The Queen joined the British military when she turned 18. She joined the Auxiliary Territorial Service (ATS) as a mechanic. 

"She started as a second subaltern in the ATS and was later promoted to Junior Commander, the equivalent of Captain," noted the World War II Museum.

The ATS was not a ceremonial unit. Hundreds of women ATS personnel were killed during the War and its personnel were deployed overseas as well.

The Museum noted, "The jobs were dangerous, and during the course of the war, 335 ATS women were killed and many more injured. By June 1945, there were around 200,000 members of the ATS from across the British Empire serving on the home front and in many overseas theaters of war."

Besides the Queen, her future husband Prince Philip also served in the World War II. 

The Museum notes: "He attended the Britannia Royal Naval College at Dartmouth in 1939 and served aboard a whole series of ships in the course of the war, including the battleship HMS Ramillies in the Indian Ocean, and battleship HMS Valiant in the Mediterranean Sea. He fought in the action off Cape Matapan in Greece on March 28, 1941, where the Royal Navy destroyed an Italian naval squadron.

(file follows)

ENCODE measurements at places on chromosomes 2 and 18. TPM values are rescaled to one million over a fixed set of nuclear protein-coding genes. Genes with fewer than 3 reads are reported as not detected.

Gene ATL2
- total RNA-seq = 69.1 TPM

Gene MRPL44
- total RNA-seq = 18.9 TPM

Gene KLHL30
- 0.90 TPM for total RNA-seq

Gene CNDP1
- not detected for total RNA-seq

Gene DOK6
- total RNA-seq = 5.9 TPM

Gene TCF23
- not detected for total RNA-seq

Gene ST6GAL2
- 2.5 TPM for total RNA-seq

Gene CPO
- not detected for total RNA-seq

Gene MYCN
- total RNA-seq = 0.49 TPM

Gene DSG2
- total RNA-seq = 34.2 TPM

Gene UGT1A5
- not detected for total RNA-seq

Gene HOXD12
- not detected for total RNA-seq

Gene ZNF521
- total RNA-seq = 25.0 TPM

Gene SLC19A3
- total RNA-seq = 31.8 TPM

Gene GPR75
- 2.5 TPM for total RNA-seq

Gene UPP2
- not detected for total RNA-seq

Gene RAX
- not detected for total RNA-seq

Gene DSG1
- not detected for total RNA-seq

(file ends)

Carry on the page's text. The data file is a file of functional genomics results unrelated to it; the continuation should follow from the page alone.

"Philip operated a searchlight in the clash and was commended for his “alertness and appreciation of the situation.” He also saw action in Operation Husky, the Allied landing on Sicily in July 1943, served in Pacific as an aide to his uncle Louis, Lord Mountbatten, and finally attended the Japanese surrender on board the USS Missouri (BB-63) on Sept. 2, 1945."

The Korean War (1950-53)

While the American role is well-known in the Korean War, the British also played a prominent role. 

The War began before her coronation but went on long after she became the Queen. 

"Around 60,000 members of the British armed forces served in Korea, many were National Servicemen," says the UK National Army Museum, noting that over 1,100 personnel were killed and over 2,600 were wounded.

Suez Crisis (1956-57)

Eqypt nationalised the Suez Canal in 1956 and the UK, France, and Israel responded with an invasion of the country.